Amazon bets on voice technology Echo

The Amazon logo in New York.
The Amazon logo in New York. PHOTO: AFP

SINGAPORE - E-commerce giant Amazon blazed a trail 20 years ago when it opened an online book store. Today, Amazon is valued at US$318 billion, much bigger than traditional IT businesses like IBM, which is worth less than half as much at US$141 billion.

Along the way, Amazon blazed another trail. Its cloud computing business called Amazon Web Services (AWS) pulled in US$2.6 billion revenue, up 64 per cent from last year, in the first three months of the year. AWS is on track to become a US$10 billion business this year.

Now Amazon is betting that voice is the way forward for people to interact with computers just like the mouse allowed people to interface with PCs and touchscreens with smartphones.

It developed the Amazon Echo, a 23.5cm cylindrical device that is embedded with artifical intelligence. The software robot that lives inside the Echo responds to the name Alexa and functions as an intelligent personal assistant.

Users can tell it to dim the lights, play music, set alarms or search the Web. Amazon Echo became widely available in the United States last year.

Dr Werner Vogels, Amazon's chief technology officer told The Straits Times that voice is a more natural way of asking the computer to do something.

For people to feel comfortable doing this, the interaction between Alexa and the person must feel like a conversation, said Dr Vogels who was in Singapore to attend AWS annual forum at Raffles City.

"The time between giving voice commands and Alexa's response must be fast. Alexa can't take two to three seconds to respond otherwise people will know that it's a robot," he pointed out.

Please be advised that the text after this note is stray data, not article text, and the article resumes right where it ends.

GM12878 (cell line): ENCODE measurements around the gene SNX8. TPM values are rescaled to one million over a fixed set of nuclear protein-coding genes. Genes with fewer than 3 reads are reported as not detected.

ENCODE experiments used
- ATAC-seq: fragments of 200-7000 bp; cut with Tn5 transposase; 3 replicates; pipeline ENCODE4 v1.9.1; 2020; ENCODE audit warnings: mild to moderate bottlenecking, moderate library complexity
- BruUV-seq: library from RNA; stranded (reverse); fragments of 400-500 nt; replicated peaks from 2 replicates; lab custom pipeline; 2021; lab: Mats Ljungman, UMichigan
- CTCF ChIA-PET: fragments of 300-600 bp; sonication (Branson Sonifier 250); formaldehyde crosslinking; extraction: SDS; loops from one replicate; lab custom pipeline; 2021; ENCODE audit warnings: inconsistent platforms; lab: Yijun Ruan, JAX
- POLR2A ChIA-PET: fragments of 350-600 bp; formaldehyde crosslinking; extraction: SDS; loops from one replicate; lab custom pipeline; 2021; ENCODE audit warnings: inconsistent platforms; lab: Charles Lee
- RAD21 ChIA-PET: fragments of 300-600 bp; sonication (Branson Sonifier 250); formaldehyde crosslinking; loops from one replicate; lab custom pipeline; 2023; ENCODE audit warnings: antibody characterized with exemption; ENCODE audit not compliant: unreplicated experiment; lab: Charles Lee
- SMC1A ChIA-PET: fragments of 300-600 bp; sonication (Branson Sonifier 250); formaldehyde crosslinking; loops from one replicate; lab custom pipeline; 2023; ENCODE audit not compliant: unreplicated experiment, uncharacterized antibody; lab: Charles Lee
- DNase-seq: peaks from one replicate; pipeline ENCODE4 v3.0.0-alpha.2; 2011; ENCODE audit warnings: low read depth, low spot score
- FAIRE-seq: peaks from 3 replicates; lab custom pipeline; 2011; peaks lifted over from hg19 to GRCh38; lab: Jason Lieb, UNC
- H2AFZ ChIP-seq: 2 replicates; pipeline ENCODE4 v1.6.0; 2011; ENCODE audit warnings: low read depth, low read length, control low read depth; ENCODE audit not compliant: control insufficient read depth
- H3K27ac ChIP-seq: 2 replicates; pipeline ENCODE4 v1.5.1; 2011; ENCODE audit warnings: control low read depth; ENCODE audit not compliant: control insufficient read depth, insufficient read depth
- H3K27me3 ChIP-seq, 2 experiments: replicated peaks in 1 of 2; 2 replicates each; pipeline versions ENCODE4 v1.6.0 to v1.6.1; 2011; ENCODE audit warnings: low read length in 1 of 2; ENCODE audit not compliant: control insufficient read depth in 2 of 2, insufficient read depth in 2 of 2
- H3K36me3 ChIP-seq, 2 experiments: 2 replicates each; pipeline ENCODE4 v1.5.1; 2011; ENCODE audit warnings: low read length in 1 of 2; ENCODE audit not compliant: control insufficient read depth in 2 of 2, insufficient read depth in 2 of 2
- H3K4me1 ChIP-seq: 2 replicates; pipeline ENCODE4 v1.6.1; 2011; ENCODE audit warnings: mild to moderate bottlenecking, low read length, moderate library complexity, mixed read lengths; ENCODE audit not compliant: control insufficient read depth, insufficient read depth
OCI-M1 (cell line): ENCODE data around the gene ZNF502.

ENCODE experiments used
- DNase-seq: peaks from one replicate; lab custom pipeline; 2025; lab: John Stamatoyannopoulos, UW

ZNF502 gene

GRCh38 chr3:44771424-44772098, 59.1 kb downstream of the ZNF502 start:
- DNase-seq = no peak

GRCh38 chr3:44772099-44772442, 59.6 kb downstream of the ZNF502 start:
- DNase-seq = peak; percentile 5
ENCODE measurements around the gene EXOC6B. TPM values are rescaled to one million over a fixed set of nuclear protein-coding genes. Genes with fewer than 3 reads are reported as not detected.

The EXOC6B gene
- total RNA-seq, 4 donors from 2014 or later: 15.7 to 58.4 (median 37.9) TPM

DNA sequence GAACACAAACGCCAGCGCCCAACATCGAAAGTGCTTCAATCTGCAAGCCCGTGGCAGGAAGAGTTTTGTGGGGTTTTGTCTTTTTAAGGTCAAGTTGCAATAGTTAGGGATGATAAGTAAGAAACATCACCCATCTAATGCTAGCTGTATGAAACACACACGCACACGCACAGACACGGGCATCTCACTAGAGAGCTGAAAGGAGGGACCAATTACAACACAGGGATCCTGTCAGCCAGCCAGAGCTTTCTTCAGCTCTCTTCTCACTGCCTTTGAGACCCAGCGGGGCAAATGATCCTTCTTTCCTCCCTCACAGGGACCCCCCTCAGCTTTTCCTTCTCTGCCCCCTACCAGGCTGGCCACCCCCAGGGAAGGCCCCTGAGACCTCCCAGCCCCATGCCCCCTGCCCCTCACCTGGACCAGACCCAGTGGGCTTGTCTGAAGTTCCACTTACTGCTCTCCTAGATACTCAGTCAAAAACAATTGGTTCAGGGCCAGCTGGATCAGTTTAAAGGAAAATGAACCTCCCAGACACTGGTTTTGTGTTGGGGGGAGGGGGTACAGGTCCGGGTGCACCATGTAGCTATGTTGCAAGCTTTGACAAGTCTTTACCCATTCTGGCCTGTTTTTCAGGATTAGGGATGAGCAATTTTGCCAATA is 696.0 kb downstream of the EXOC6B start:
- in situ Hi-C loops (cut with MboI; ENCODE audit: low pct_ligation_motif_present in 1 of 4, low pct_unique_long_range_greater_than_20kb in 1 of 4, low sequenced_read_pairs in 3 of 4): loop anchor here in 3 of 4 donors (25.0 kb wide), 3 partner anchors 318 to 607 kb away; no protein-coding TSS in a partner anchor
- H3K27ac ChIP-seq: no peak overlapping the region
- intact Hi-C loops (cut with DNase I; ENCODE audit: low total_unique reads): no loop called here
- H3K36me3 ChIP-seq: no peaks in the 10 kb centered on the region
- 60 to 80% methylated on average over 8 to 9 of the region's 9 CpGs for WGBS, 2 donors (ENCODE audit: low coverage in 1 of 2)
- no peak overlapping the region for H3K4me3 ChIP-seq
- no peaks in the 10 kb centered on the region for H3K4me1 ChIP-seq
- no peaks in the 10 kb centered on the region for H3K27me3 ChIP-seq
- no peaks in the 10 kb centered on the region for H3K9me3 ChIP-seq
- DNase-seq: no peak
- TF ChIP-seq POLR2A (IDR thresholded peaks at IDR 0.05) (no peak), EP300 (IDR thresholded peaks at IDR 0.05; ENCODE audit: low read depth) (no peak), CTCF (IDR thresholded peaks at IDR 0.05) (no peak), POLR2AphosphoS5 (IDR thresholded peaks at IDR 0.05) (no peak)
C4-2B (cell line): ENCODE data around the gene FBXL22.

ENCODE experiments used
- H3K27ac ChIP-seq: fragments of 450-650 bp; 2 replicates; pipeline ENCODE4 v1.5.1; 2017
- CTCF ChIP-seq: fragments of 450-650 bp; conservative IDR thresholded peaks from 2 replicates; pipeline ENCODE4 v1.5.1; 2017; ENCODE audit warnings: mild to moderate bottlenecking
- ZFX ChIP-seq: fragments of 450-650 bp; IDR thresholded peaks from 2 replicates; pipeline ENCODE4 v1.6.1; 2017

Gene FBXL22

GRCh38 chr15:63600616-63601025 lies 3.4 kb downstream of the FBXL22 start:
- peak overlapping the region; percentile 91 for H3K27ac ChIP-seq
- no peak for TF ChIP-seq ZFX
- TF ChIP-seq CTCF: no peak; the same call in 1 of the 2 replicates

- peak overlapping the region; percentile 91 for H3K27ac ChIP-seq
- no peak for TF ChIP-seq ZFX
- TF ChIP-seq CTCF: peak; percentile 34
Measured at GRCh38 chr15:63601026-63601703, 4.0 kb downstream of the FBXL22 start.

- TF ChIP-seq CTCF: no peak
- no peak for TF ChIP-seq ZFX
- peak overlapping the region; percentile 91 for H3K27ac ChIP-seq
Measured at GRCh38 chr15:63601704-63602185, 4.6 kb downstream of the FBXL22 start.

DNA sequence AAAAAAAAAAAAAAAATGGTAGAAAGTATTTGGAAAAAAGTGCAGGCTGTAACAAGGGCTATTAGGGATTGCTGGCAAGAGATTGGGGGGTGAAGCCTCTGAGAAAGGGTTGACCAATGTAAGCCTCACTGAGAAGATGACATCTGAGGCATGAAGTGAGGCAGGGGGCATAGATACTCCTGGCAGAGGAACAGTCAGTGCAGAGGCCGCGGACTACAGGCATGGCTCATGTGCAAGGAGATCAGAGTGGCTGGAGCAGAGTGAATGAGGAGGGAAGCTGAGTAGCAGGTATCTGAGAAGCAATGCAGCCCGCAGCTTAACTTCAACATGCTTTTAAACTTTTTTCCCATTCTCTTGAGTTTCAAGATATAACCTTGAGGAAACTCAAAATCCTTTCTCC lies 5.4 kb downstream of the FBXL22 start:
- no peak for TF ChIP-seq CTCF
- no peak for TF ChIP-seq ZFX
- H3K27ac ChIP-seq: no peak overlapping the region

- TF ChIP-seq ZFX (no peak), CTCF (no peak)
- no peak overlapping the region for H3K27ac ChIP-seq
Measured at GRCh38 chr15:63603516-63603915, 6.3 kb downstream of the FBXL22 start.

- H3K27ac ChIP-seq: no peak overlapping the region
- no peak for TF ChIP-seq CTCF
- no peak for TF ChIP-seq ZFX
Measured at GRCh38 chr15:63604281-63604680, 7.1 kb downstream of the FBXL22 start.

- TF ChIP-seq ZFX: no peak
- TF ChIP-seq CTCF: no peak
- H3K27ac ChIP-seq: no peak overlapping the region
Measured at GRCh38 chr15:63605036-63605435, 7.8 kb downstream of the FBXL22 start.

Echo is not the only intelligent assistant in the market. There is Apple's Siri and Google Now which is used in iOS and Android devices. These giants are leveraging their expertise in artificial intelligence to create intelligent personal assistants so as to keep their users within their own universe of digital services and products.

Amazon wants to do the same. It would be so much easier and more natural for people to tell Alexa to buy books, toys or shoes on Amazon then to type on the computer or a smartphone.

To drum up publicity for Echo, Amazon recently took advertisments during American football's biggest event, the SuperBowl as well as undertook product placements on popular TV shows like the detective series, Castle.

Explaining Amazon's strategy with Alexa, Dr Vogels said: "When we developed e-books, the adoption rate was very slow. After we created the Kindle reading device, sales of e-books exploded. We're hoping that with Amazon Echo and Alexa we can drive more business in our online store."

Industry insiders describe it as a sleeper hit that could potentially break through to the mainstream. In February, music service Spotify and taxi app Uber supported Echo. Amazon does not break out the sales numbers for the Echo so it is tough to gauge how well it is selling. But they say it is one of the top five best selling electronics gizmo at Amazon.

While the US$179 Amazon Echo can be used in Singapore, the e-commerce giant is not shipping it here yet. Interested users would have to get friends in the US to buy it and then send it to them. Alternatively, they can use a digital concierge like Comgateway to buy on their behalf.